Based in Sydney, Australia, Foundry is a blog by Rebecca Thao. Her posts explore modern architecture through photos and quotes by influential architects, engineers, and artists.

Sustainable Food Options to Grow in Peel

 Pictured left to right are: Jane O’Malley, CEO of Peel Harvey Catchment Council; Brett Flugge, Executive Manager Strategic Development at Shire of Murray; John Shannon, CEO of Vegetables WA; Sam Calameri, Managing Director of Baldivis Farms; John Lynch, EO ofthe Peel Regional Leaders Forum; Norman Baker Acting CEO of Peel Development CommissionJohn Ruprecht, Executive Director of DAFWA

Pictured left to right are: Jane O’Malley, CEO of Peel Harvey Catchment Council; Brett Flugge, Executive Manager Strategic Development at Shire of Murray; John Shannon, CEO of Vegetables WA; Sam Calameri, Managing Director of Baldivis Farms; John Lynch, EO ofthe Peel Regional Leaders Forum; Norman Baker Acting CEO of Peel Development CommissionJohn Ruprecht, Executive Director of DAFWA

An initiative led by local leaders to attract sustainable agricultural investment into the Peel-Harvey Region has stimulated action to improve food security while protecting the Region’s prized natural resources, including the Peel-Harvey Estuary. 

The Region currently grows over $350 million of produce across 140,000 hectares and this is set to significantly increase over the next 20 years. However,it has been clearly identified by researchers and government groups that predicted growth of the industry, as well as other new development, has the potential to create environmental risks if it is not well planned and managed. 

As the Peel Harvey Catchment Council’s CEO Jane O’Malley explains, the fragility of the Peel-Harvey’s Estuary health has always collided with the nutrient management risk that traditional farming and development methods pose on many of the Catchment’s soils. Unfortunately, much of the catchment to the Estuary is flat, sandy, wet, cleared and drained - meaning that all new development needs to work hard to meet water quality protection standards.  

For example, growing vegetables directly in poor deep sands can lead to excess fertiliser being leached into groundwater and local waterways. This results in algal blooms and fish deaths and is contrary to government policy. 

In contrast, well managed closed loop systems of production such as closed hydroponic systems greatly reduce the risk of fertilisers being leached or washed into waterways and groundwater.  It is believed that these types of sustainable agriculture and food innovation will become the norm as growers and consumers seek more sustainable fresh food options.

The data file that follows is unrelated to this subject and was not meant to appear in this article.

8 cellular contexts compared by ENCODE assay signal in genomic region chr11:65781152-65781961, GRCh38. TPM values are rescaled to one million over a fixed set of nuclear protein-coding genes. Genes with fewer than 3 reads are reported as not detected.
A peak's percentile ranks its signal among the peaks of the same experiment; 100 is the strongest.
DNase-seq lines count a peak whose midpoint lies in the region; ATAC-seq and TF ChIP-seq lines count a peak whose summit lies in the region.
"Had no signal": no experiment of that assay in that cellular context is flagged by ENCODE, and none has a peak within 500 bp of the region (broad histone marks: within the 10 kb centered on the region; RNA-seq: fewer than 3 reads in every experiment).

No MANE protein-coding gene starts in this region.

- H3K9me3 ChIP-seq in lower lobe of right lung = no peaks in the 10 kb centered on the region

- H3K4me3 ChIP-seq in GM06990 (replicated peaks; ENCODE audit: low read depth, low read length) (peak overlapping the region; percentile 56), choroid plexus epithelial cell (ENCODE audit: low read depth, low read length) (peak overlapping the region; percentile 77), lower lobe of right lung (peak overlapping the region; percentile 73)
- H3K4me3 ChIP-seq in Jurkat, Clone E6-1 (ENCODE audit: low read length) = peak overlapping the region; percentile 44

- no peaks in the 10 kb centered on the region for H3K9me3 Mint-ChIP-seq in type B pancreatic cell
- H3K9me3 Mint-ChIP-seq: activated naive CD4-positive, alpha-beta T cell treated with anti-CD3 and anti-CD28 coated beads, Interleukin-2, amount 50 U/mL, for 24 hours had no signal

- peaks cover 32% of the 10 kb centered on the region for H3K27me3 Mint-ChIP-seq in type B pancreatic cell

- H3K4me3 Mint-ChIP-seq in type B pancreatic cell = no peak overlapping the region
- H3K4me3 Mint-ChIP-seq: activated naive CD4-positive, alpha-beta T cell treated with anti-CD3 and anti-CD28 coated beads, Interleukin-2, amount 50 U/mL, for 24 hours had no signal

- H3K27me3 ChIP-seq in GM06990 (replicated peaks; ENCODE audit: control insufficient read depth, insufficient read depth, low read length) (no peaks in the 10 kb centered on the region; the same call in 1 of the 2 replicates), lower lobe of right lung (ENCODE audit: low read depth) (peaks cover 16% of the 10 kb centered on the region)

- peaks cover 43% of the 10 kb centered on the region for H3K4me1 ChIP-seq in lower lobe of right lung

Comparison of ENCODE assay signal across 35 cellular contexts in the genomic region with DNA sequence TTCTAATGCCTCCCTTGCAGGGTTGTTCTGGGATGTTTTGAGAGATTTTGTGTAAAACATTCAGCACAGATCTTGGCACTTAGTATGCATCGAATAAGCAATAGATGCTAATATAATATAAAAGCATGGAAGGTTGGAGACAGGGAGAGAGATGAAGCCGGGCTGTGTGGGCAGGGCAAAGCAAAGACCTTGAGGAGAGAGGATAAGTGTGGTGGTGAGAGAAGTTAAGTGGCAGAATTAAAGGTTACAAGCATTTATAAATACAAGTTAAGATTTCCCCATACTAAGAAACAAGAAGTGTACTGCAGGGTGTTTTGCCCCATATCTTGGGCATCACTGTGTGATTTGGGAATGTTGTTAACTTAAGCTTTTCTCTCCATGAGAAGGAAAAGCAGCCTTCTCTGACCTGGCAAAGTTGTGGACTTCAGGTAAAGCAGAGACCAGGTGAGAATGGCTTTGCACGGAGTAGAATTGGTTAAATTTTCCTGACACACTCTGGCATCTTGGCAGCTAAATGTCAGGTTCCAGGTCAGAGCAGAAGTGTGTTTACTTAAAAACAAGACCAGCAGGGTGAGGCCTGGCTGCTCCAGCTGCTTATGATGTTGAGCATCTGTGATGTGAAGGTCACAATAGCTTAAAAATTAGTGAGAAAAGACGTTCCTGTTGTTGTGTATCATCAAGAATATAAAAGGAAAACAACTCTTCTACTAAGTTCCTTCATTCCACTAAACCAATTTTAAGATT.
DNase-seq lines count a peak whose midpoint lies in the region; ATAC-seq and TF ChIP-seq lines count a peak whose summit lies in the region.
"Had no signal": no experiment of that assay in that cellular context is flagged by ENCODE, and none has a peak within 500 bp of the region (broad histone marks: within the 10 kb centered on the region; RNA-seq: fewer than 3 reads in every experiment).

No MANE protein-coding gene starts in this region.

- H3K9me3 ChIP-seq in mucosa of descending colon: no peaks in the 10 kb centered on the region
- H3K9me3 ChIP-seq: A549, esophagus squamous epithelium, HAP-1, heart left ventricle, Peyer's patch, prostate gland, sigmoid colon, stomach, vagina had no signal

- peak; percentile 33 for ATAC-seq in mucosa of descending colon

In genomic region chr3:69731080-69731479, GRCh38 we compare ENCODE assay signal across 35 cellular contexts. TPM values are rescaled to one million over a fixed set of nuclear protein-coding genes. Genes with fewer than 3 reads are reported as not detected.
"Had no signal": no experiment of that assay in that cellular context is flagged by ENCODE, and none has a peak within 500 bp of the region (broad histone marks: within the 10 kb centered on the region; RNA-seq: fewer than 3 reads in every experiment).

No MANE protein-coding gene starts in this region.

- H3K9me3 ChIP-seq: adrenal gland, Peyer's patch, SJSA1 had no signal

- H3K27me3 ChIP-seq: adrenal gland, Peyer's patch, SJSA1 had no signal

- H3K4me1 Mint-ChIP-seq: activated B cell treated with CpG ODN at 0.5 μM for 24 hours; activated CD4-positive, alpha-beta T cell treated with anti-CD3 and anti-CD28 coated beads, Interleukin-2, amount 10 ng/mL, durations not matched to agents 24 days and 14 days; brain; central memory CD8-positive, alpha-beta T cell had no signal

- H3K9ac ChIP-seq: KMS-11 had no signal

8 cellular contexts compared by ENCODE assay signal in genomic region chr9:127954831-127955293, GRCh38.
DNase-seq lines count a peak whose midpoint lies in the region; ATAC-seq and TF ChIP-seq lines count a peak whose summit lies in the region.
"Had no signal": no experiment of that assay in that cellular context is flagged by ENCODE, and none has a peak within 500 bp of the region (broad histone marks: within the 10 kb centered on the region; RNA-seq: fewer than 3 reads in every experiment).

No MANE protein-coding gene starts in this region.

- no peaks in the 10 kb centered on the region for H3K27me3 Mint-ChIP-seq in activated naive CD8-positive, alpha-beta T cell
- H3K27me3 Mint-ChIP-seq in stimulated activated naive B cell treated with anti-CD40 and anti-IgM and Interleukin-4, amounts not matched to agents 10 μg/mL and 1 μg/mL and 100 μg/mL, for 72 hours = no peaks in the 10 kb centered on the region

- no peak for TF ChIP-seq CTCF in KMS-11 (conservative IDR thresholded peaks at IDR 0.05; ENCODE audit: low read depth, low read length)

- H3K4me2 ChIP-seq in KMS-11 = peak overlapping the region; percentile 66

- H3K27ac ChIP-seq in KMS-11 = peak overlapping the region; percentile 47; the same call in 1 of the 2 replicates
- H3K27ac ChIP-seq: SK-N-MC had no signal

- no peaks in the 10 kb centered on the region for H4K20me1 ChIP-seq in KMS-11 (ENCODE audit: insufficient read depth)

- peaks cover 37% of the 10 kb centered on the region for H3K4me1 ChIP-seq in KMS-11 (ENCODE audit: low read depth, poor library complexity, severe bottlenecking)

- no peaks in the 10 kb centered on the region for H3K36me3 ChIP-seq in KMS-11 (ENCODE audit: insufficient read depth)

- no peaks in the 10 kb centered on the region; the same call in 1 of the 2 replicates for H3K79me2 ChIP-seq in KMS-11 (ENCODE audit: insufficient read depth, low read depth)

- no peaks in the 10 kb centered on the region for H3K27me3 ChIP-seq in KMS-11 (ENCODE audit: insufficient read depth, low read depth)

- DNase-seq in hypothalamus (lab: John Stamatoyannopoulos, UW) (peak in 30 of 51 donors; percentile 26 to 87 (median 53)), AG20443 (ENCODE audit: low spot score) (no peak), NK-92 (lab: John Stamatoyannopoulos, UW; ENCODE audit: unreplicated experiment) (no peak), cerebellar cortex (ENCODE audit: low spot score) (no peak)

With urban expansion rapidly reducing food production sites in the greater Perth area, the Peel Region’s available water supplies, proximity to metropolitan outlets, and strong transport nodes mean that Peel iswell placed to attract new growers and investors. 

In a proactive approach, aTechnical Working Group (TWG) for Sustainable Agriculture in the Peel has been established to improve and streamline decision making around new proposals for vegetable farms and other horticultural enterprises and ensure that they can meet water quality protection standards. 

Ms O’Malley who is joint Chair of the Group said that the TWG is a collaborative effort of state and local government agencies and the Peel-Harvey Catchment Council and was focused on the two aims of supporting a future for the horticulture sector in the Peel, and protecting the Peel-Harvey Estuary.  

“Not only is it important for us to work with industry growers, we also have an obligation to build an engaged community that want to learn and support local sustainable food production. A well informed community will influence and impact purchasing choices, which will not only benefit our personal wellbeing but promote environmental and economic health for our communities.” 

In addition to supporting more streamlined internal government processes, the Group has published a brochure that will assist growers target resources to areas suitable for production that will not present a significant risk to the Peel-Harvey Estuary. 

John Shannon, CEO of Vegetables WA has been working with the TWG and welcomes the assistance provided to the industry and the opportunities now being presented. “We acknowledge the initiative and the efforts of the Peel Leaders Forum and agency representatives of Peel-Harvey in their positive approach to attracting and increasing investment into this ideal food production location, while protecting natural resources of the Region,” he said. 

Copies of the publication produced by the Peel Regional Leaders Forum and Peel Sustainable Agriculture Technical Working Group to guide investment decisions with new horticulture development in the Peel-Harvey are available from Local Councils of the Peel-Harvey Region, the Peel-Harvey Catchment Council’s office and website at www.peel-harvey.org.au

This project is supported by the Peel-Harvey Catchment Council through funding from the Australian Government’s National Landcare Programme and the Peel Regional Leaders Forum.

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